Gender Patterns in Touching Behavior

  • Brenda Major
Part of the Springer Series in Social Psychology book series (SSSOC)


Touch has been described as both the most basic sensory process and the earliest and most elemental form of communication (Frank, 1957; Montagu, 1971). Unlike other forms of nonverbal communication (e.g., eye gaze, proxemics, paralanguage), a separate term does not exist for the sensory process (e.g., vision, hearing) and the communication process (e.g., gaze, speech). Rather, the same term, touch, generally is used to describe the sensory process, specific stimuli, and the communication mechanism. This chapter focuses on the communication properties of touch in general, and gender patterns in tactile communication, in particular.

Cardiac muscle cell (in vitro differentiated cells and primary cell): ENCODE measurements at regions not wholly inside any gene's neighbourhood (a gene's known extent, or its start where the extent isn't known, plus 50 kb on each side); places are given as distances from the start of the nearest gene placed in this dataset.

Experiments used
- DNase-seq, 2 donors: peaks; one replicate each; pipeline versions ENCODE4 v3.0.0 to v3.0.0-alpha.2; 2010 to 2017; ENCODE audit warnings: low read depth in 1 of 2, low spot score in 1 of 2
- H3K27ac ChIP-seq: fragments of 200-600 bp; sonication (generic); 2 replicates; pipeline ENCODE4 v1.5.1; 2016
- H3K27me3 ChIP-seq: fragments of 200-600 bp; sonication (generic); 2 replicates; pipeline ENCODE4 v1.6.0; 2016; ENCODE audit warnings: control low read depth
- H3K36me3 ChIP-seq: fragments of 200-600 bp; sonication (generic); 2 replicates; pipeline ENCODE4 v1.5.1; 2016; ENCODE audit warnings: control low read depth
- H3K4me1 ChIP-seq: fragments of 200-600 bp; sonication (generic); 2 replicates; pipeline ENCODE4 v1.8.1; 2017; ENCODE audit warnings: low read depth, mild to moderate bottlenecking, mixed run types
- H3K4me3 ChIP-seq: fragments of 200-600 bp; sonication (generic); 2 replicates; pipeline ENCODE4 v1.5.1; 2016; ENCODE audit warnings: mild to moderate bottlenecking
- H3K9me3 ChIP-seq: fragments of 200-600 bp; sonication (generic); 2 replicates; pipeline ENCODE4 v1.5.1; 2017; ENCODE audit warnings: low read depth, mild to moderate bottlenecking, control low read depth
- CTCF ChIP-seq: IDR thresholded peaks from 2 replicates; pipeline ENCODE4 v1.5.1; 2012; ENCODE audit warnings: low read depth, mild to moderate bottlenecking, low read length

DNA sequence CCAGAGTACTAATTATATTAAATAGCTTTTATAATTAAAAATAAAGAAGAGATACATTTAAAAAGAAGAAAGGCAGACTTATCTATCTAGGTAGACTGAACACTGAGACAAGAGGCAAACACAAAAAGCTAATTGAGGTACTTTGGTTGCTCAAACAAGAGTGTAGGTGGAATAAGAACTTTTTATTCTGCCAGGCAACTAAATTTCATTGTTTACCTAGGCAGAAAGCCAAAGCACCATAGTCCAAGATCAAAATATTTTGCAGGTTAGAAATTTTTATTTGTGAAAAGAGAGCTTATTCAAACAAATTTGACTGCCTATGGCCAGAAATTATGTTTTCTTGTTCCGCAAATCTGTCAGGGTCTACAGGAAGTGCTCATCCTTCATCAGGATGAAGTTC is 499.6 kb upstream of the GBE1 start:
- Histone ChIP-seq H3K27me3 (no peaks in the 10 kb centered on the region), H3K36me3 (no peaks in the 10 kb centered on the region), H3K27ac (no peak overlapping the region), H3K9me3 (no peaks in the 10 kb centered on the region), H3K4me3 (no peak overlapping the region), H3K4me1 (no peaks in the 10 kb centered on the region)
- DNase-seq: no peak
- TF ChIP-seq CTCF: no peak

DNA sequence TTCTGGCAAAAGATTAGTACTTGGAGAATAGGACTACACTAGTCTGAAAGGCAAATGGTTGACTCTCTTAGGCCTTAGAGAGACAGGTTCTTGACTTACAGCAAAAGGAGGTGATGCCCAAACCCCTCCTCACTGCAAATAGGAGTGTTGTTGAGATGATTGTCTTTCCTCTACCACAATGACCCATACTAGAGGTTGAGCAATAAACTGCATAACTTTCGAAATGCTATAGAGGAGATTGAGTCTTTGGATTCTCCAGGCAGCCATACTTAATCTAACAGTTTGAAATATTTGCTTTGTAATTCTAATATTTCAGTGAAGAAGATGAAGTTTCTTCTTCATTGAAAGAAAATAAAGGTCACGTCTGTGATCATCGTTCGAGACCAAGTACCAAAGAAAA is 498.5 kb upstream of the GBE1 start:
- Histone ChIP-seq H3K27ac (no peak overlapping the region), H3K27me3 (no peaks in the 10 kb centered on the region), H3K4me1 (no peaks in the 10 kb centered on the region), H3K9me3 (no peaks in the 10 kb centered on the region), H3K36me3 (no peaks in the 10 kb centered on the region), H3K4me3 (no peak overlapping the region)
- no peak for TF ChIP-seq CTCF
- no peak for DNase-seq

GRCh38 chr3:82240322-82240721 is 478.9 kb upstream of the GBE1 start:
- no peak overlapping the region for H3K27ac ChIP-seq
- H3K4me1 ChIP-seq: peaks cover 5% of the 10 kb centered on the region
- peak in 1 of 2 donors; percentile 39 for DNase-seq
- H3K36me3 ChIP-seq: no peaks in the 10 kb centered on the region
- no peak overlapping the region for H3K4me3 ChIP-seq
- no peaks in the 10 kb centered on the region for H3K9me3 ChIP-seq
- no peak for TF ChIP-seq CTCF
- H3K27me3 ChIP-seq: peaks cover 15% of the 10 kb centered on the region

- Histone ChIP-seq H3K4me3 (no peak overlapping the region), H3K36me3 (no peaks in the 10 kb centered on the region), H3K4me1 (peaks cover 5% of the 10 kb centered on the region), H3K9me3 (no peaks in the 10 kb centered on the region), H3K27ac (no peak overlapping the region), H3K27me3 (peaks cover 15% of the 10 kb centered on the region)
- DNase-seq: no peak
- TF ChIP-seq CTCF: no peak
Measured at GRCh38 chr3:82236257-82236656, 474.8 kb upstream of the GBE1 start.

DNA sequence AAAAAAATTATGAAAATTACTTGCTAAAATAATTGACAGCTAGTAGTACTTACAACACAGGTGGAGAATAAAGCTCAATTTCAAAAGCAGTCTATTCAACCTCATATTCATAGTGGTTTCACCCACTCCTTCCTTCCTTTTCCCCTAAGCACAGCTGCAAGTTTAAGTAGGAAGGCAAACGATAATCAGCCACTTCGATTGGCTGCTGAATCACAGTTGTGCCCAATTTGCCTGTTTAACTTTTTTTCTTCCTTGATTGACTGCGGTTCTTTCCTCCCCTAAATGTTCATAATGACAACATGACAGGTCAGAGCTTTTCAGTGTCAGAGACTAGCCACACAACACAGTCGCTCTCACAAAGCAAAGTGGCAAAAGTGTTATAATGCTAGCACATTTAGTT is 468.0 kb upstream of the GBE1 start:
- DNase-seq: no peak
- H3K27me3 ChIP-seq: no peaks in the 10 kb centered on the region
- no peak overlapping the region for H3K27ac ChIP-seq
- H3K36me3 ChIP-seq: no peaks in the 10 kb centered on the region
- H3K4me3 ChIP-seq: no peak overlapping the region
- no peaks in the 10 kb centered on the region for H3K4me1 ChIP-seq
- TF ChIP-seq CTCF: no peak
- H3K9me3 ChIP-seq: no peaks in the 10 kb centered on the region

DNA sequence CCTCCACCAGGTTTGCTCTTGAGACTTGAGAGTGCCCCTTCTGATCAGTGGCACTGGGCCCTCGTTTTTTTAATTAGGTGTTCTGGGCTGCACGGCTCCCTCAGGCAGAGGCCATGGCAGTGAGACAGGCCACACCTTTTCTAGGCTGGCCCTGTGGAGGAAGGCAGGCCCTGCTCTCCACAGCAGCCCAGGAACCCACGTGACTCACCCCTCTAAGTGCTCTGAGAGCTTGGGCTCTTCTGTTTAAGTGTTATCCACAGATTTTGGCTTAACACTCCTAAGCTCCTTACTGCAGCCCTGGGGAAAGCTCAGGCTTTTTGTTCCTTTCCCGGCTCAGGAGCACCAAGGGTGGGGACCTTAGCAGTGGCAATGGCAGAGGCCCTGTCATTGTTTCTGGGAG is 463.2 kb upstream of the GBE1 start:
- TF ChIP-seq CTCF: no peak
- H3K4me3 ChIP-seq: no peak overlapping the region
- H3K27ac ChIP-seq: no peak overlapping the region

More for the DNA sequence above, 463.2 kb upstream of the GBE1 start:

Nonverbal Behavior Nonverbal Communication Female College Student Skin Conductance Level Gender Pattern 
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© Springer-Verlag New York, Inc. 1981

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  • Brenda Major

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